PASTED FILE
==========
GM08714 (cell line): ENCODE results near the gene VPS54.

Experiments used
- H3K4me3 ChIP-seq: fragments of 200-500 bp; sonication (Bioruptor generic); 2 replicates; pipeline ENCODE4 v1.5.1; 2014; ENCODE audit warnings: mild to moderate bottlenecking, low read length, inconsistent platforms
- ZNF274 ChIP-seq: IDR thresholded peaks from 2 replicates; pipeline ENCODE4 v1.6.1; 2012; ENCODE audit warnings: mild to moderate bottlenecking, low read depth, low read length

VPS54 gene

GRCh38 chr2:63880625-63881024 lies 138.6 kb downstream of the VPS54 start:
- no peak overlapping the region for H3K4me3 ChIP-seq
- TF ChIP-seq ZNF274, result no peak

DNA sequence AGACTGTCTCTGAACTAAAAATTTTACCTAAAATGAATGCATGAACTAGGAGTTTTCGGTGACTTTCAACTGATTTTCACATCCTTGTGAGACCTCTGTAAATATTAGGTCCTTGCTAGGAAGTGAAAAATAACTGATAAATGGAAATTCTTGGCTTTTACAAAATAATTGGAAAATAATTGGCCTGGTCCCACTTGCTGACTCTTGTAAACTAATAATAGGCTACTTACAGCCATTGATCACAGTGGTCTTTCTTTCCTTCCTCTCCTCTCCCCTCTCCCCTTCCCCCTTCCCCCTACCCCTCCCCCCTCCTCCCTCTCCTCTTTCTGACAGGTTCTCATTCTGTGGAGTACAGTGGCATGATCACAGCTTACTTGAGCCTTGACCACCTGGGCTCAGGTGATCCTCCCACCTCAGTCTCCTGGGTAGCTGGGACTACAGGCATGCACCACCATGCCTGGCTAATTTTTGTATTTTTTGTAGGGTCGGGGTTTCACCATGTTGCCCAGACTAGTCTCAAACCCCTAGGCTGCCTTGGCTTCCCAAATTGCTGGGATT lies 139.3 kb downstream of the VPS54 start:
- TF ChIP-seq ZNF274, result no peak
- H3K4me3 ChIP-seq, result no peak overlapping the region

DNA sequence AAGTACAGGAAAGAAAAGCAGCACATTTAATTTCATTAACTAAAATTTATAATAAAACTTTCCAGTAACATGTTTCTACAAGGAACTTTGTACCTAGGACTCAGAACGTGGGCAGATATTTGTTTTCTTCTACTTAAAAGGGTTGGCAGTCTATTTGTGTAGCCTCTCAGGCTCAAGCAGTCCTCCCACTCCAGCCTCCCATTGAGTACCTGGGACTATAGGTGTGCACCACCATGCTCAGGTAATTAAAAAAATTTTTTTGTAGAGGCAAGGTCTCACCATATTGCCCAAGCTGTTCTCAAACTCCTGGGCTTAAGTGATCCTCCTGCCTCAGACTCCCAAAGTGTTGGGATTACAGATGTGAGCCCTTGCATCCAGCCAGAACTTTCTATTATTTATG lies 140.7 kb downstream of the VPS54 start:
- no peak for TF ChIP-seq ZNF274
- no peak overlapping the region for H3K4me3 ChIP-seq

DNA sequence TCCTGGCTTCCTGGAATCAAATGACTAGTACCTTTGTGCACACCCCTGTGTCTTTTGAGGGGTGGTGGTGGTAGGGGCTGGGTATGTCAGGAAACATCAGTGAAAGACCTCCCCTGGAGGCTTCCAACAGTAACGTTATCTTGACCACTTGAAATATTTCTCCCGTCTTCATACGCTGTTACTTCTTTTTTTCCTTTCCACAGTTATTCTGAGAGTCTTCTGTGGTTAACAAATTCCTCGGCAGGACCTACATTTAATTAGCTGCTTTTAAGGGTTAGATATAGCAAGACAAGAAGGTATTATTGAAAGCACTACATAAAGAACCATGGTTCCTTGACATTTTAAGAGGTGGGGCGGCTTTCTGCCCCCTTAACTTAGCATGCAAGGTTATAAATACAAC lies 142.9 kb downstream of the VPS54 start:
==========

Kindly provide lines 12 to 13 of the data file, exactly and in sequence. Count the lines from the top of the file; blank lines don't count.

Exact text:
DNA sequence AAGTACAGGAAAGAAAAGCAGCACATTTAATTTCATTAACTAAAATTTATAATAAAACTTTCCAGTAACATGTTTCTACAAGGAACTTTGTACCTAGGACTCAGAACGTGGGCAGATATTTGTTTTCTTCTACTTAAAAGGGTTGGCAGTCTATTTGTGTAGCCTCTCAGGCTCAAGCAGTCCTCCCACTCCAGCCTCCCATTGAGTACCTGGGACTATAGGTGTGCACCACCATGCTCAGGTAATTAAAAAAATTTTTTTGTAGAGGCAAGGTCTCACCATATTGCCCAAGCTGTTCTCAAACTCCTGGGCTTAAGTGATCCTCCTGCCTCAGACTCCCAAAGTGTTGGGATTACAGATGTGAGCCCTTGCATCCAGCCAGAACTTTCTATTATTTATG lies 140.7 kb downstream of the VPS54 start:
- no peak for TF ChIP-seq ZNF274